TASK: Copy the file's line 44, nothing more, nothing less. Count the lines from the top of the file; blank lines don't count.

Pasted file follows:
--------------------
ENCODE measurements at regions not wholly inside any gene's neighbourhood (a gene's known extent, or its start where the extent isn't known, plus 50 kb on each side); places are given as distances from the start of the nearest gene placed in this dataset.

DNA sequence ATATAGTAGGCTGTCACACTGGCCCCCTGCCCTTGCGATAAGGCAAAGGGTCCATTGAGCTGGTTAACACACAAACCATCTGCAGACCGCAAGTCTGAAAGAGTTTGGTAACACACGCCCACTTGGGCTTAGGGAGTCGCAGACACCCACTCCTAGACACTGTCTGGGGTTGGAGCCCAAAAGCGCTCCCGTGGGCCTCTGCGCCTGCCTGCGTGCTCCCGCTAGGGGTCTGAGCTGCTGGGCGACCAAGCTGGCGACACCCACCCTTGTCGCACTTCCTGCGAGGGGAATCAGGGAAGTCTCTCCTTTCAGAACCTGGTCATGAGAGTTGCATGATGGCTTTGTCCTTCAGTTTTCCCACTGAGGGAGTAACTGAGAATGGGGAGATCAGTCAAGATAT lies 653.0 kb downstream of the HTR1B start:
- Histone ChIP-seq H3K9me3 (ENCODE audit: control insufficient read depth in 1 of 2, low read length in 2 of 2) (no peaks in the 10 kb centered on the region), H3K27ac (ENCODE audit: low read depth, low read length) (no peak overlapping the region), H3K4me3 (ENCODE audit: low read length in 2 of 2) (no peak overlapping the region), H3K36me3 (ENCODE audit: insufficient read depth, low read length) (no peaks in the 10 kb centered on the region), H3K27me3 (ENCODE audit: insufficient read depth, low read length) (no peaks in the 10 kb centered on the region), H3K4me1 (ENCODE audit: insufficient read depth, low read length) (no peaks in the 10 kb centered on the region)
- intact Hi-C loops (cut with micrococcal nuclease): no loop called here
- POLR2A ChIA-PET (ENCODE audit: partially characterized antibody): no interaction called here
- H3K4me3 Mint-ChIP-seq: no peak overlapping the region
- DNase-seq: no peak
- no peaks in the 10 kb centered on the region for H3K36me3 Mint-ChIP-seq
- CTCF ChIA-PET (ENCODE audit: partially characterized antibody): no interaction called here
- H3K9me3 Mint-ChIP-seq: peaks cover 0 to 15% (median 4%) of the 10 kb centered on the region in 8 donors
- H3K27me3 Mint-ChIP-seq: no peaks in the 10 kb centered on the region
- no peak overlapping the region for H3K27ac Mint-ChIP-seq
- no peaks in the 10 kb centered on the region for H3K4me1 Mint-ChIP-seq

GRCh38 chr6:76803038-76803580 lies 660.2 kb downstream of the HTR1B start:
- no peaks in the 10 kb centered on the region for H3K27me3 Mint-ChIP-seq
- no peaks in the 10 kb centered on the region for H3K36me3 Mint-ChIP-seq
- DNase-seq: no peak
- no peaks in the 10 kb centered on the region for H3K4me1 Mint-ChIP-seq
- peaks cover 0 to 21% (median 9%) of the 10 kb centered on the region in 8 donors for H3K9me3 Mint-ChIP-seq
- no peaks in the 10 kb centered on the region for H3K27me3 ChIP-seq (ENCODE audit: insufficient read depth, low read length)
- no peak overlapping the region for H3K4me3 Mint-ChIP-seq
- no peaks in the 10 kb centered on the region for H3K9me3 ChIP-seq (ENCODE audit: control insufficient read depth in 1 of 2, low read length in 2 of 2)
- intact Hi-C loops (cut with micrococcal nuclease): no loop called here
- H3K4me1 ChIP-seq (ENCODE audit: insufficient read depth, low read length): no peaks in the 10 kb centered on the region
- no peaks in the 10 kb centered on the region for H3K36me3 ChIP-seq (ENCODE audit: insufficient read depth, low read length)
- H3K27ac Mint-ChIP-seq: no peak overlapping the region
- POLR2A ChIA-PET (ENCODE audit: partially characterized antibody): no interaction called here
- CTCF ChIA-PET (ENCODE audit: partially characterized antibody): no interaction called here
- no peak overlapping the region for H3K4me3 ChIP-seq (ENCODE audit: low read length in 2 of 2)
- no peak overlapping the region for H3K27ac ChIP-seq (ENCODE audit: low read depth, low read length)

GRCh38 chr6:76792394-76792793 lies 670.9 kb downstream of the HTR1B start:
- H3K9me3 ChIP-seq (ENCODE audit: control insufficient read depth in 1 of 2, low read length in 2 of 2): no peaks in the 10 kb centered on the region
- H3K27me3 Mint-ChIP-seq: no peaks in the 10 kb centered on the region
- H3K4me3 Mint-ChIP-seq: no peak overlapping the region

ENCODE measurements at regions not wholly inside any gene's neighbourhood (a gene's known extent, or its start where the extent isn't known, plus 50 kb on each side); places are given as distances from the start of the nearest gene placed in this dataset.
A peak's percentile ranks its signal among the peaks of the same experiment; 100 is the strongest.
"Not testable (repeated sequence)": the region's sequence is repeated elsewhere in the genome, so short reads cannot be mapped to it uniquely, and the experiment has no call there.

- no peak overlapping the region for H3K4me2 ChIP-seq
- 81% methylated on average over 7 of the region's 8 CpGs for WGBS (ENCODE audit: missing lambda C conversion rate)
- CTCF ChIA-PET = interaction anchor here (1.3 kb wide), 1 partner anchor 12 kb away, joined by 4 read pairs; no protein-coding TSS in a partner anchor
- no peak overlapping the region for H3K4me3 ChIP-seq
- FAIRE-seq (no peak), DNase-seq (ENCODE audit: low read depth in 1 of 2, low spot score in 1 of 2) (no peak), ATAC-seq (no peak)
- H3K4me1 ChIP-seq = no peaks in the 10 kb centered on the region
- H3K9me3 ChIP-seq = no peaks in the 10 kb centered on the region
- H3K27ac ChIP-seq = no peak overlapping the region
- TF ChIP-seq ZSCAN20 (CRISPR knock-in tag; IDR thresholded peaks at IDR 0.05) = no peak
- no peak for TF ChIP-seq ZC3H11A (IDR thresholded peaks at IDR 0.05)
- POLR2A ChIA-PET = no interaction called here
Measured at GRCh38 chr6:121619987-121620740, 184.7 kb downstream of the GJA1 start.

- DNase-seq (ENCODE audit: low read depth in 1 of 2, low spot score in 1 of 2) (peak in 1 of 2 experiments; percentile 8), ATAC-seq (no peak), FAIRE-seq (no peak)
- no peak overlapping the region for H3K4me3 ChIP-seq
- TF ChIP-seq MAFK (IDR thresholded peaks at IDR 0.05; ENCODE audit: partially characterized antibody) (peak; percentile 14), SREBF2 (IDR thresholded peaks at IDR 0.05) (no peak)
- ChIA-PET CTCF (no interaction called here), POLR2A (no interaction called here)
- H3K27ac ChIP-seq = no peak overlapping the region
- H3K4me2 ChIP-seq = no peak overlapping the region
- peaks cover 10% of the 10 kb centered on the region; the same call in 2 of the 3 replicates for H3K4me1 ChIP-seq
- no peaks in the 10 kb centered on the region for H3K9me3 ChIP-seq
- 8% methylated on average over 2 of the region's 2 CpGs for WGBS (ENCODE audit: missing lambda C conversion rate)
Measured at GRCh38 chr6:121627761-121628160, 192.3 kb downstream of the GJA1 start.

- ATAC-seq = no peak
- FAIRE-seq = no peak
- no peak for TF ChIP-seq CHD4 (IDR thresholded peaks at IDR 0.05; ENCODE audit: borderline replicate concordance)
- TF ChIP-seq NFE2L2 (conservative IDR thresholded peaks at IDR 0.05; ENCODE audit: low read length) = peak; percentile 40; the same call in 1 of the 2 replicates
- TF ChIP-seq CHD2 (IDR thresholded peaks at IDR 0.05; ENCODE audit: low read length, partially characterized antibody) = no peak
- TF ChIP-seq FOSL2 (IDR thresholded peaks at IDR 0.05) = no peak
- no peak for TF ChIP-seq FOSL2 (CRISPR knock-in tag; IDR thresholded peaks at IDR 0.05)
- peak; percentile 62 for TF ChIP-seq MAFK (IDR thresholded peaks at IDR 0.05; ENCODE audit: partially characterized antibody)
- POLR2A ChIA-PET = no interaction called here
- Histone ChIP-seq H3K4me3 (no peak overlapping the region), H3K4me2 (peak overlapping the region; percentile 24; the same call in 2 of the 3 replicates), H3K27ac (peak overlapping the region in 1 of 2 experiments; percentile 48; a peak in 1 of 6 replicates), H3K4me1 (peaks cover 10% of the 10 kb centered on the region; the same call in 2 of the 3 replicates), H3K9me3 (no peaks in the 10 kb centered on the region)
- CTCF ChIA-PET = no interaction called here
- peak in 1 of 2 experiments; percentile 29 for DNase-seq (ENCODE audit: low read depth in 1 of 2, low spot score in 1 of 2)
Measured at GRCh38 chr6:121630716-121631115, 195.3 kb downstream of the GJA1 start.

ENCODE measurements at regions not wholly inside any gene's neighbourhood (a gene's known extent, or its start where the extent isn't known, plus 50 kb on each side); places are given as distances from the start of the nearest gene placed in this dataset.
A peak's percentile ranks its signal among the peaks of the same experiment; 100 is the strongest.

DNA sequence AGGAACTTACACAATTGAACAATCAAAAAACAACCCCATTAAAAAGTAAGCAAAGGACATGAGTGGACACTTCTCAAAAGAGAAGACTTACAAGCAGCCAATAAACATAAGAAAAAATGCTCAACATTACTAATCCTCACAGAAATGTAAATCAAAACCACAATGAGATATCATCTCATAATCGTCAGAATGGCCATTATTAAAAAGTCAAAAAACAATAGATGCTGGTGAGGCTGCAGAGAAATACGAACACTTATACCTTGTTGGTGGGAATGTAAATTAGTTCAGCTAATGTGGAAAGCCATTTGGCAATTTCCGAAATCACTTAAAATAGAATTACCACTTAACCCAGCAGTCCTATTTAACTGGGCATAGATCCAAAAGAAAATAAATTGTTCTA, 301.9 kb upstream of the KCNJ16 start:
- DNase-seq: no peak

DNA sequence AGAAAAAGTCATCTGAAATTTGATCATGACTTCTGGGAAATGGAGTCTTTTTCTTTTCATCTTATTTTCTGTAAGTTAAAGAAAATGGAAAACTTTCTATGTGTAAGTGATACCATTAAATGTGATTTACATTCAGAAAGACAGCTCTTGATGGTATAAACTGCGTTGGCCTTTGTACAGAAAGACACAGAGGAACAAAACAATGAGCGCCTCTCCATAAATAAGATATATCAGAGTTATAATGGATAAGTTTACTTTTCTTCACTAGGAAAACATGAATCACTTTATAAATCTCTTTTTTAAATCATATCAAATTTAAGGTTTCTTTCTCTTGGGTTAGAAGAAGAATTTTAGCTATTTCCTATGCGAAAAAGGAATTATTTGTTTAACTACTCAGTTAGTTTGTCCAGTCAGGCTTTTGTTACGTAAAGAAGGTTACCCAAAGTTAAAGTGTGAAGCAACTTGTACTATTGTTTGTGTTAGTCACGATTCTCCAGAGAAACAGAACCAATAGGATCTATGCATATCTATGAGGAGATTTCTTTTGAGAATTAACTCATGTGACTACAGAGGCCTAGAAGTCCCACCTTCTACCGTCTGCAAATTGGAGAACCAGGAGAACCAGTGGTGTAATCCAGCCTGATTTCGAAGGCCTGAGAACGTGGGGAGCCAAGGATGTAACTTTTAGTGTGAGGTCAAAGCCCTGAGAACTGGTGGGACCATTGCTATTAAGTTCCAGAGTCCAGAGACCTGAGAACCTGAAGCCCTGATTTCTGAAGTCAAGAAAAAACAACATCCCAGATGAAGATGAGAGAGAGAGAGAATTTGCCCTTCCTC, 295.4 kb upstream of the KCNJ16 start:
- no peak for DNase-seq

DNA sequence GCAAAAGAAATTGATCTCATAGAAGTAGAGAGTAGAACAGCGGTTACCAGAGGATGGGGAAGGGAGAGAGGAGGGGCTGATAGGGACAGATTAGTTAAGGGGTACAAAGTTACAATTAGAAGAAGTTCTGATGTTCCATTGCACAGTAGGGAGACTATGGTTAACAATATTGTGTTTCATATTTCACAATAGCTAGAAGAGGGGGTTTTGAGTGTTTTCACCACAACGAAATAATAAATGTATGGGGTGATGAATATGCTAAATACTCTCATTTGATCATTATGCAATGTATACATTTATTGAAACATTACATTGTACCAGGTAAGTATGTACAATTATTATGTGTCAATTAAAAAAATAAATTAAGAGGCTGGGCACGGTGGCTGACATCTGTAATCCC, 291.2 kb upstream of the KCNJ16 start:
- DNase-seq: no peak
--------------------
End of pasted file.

- H3K9me3 ChIP-seq = no peaks in the 10 kb centered on the region